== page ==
DTI rubbishes reports of pact to privatise Royal Mail
LONDON – The government has denied that there are any plans to partially privatise Royal Mail, in the wake of newspaper reports claiming it had given chairman Allan Leighton a 'private pledge' to do so.
The Mail on Sunday reported that Leighton made this a condition of him agreeing last week to stay on as chairman for the next three years.
Leighton is believed to want to offer 31% of Royal Mail to investors, which would raise around £4bn, and give 20% of it to its workers.
The story drew a strong denial from the DTI and opposition from the Communication Workers' Union. CWU general secretary Billy Hayes said the organisation should remain in the public sector.
A Royal Mail spokesman said: "It is a matter for the government and it is our understanding that it is not on its agenda."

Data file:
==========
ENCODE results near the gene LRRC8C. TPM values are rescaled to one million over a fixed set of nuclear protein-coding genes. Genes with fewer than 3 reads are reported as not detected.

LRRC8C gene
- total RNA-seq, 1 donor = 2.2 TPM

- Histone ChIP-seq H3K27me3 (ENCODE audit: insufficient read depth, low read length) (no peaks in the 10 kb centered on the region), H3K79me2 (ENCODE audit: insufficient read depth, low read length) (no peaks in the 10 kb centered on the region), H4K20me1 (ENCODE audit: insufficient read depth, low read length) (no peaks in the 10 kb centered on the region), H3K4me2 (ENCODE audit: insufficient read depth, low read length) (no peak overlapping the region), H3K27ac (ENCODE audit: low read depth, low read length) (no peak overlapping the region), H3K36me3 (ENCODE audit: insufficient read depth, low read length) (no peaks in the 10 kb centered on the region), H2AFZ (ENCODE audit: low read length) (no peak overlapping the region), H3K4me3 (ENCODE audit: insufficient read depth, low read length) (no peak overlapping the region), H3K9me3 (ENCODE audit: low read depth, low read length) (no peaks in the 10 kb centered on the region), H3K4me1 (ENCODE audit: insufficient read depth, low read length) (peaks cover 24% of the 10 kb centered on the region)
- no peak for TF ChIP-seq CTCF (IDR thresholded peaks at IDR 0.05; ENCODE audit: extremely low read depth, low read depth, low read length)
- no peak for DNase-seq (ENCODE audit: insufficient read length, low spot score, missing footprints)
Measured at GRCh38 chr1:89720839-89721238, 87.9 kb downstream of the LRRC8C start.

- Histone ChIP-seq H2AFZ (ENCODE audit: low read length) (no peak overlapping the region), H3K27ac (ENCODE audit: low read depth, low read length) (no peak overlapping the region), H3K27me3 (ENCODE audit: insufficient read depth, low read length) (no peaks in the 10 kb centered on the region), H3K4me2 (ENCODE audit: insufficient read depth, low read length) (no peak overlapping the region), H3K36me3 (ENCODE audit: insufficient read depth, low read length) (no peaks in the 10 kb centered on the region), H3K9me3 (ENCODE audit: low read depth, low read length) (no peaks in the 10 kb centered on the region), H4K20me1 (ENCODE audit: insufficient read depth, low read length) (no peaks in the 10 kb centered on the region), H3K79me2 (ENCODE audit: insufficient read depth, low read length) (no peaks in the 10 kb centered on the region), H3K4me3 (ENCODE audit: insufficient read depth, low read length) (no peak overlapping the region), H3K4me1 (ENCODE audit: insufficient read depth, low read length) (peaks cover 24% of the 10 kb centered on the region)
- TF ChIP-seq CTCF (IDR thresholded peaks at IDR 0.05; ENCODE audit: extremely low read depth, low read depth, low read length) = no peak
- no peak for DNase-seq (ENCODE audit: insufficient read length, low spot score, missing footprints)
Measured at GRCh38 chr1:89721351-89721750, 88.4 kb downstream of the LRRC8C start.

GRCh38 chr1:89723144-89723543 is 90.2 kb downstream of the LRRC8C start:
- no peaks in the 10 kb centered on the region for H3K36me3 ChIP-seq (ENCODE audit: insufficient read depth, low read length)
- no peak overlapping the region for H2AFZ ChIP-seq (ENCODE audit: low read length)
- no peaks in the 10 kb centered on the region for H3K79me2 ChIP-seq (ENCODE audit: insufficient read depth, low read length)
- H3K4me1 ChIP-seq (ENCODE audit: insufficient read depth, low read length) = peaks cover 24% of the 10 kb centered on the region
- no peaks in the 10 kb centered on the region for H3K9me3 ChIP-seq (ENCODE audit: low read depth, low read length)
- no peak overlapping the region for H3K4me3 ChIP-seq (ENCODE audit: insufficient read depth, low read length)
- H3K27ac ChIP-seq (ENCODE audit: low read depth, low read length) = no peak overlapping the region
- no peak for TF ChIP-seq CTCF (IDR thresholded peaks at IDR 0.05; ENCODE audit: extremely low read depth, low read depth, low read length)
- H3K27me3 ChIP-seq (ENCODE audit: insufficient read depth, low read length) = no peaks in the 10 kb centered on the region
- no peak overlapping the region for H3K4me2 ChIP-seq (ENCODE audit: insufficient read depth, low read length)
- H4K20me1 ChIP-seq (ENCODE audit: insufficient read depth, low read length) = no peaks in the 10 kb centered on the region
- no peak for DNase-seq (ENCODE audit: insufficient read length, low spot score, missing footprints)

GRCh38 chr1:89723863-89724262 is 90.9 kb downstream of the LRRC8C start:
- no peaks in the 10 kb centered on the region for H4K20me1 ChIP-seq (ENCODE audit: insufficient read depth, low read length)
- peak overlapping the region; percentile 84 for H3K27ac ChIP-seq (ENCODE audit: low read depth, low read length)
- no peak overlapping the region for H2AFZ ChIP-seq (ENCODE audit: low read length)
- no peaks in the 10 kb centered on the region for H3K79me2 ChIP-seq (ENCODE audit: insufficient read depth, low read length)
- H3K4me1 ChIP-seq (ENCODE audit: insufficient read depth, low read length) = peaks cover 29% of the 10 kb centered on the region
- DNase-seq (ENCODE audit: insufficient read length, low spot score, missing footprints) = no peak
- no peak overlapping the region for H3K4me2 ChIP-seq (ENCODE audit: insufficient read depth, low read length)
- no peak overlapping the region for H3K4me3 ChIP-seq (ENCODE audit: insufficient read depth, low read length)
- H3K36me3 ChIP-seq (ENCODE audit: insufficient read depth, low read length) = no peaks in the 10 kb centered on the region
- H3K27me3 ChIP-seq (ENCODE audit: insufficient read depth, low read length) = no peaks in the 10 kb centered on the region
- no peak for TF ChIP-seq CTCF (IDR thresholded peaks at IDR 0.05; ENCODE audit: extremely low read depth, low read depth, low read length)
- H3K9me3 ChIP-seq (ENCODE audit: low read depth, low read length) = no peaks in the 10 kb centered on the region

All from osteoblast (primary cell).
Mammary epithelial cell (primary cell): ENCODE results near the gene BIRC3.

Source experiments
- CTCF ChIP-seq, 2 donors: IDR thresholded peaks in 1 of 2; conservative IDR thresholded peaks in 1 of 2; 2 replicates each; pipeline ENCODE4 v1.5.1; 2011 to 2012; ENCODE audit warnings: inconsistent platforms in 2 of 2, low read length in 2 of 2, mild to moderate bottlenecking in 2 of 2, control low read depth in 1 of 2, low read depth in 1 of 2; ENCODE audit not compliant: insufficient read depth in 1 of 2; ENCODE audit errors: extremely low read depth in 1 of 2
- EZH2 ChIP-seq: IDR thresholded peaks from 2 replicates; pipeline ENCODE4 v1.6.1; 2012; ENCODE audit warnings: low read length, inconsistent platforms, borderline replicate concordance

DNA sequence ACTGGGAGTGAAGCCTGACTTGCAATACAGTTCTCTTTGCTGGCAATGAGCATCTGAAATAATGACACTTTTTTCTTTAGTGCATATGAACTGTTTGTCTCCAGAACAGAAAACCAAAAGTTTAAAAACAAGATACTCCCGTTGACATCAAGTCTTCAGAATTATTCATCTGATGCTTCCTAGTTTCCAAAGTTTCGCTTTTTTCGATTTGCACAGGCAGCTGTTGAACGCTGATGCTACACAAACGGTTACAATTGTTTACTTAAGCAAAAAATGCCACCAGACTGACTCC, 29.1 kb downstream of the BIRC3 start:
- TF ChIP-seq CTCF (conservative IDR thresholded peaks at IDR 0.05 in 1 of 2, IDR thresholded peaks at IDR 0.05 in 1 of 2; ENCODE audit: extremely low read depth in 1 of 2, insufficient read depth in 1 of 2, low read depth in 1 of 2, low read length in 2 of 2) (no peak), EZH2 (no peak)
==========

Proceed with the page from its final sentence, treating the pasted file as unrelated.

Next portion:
Leighton and chief executive Adam Crozier are currently gearing Royal Mail up to face unfettered competition from April 2006, and have managed to turn losses of £1m a day into profits of £1m a day.
The organisation was hit by unofficial strikes last winter after disagreements between workers and management on working practices and pay, but relations have improved since then.
In April 2003, the Institute of Public Policy, a left-wing think tank, advised the government to privatise Royal Mail to allow it to respond faster to competition.
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